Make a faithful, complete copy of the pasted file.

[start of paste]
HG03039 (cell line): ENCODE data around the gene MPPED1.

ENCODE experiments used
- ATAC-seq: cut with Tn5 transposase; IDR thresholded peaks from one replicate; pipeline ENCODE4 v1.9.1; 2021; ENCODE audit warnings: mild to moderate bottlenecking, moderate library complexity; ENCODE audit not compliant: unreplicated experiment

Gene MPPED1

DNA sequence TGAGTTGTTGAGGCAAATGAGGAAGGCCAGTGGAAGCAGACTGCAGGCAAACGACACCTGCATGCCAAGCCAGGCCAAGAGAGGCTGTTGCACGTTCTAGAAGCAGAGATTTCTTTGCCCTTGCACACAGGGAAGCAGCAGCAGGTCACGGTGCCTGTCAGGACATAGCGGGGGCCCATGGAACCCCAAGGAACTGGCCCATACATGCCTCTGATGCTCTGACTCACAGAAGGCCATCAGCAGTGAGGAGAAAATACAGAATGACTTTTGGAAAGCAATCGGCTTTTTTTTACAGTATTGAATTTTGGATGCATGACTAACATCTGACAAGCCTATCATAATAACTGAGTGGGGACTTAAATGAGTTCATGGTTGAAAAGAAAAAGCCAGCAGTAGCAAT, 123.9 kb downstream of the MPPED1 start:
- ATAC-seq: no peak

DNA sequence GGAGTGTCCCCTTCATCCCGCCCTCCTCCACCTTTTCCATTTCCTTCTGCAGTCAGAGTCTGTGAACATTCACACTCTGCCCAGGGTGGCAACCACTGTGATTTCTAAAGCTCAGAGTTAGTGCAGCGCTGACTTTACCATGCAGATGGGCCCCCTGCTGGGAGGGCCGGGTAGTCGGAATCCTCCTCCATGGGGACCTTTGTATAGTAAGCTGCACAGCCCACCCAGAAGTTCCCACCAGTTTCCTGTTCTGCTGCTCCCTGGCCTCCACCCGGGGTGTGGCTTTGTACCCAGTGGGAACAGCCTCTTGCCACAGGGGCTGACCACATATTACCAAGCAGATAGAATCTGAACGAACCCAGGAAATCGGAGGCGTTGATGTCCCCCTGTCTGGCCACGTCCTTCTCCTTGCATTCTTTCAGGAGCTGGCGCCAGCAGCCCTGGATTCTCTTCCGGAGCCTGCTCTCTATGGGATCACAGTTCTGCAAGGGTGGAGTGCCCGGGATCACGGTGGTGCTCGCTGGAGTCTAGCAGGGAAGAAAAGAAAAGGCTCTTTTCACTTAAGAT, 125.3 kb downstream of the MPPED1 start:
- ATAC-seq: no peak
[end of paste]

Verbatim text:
HG03039 (cell line): ENCODE data around the gene MPPED1.

ENCODE experiments used
- ATAC-seq: cut with Tn5 transposase; IDR thresholded peaks from one replicate; pipeline ENCODE4 v1.9.1; 2021; ENCODE audit warnings: mild to moderate bottlenecking, moderate library complexity; ENCODE audit not compliant: unreplicated experiment

Gene MPPED1

DNA sequence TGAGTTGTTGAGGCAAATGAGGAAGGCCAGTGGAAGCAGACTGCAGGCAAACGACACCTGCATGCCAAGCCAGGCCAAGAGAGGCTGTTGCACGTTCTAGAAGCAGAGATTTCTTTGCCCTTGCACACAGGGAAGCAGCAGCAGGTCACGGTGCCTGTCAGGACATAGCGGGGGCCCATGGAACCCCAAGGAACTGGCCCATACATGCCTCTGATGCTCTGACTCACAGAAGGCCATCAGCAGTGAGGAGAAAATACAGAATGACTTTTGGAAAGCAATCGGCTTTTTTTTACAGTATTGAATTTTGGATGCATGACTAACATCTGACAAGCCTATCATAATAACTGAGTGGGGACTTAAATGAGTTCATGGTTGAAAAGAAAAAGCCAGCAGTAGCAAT, 123.9 kb downstream of the MPPED1 start:
- ATAC-seq: no peak

DNA sequence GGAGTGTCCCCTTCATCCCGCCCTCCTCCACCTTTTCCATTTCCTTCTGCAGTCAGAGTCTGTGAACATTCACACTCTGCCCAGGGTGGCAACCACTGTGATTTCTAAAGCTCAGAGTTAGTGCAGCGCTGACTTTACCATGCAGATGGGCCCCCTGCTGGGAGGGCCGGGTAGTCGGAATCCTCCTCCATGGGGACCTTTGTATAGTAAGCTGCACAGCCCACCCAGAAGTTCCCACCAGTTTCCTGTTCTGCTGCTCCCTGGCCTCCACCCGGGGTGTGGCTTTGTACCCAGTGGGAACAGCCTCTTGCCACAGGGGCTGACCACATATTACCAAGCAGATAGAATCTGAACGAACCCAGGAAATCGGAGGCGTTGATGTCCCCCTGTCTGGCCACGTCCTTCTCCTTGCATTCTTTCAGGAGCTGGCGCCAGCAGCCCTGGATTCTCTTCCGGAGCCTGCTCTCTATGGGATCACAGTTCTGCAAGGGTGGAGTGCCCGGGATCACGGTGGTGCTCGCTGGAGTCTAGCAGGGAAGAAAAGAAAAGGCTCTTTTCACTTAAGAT, 125.3 kb downstream of the MPPED1 start:
- ATAC-seq: no peak